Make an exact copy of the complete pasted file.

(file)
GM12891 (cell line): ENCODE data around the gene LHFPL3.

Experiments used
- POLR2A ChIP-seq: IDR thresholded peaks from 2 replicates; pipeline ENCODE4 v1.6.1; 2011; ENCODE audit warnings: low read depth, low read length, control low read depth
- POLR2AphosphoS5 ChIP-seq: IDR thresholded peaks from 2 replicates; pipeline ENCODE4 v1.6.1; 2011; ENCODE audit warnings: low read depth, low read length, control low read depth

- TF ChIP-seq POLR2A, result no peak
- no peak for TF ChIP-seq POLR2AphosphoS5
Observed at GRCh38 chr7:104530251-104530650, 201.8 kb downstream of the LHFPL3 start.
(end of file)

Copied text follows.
GM12891 (cell line): ENCODE data around the gene LHFPL3.

Experiments used
- POLR2A ChIP-seq: IDR thresholded peaks from 2 replicates; pipeline ENCODE4 v1.6.1; 2011; ENCODE audit warnings: low read depth, low read length, control low read depth
- POLR2AphosphoS5 ChIP-seq: IDR thresholded peaks from 2 replicates; pipeline ENCODE4 v1.6.1; 2011; ENCODE audit warnings: low read depth, low read length, control low read depth

- TF ChIP-seq POLR2A, result no peak
- no peak for TF ChIP-seq POLR2AphosphoS5
Observed at GRCh38 chr7:104530251-104530650, 201.8 kb downstream of the LHFPL3 start.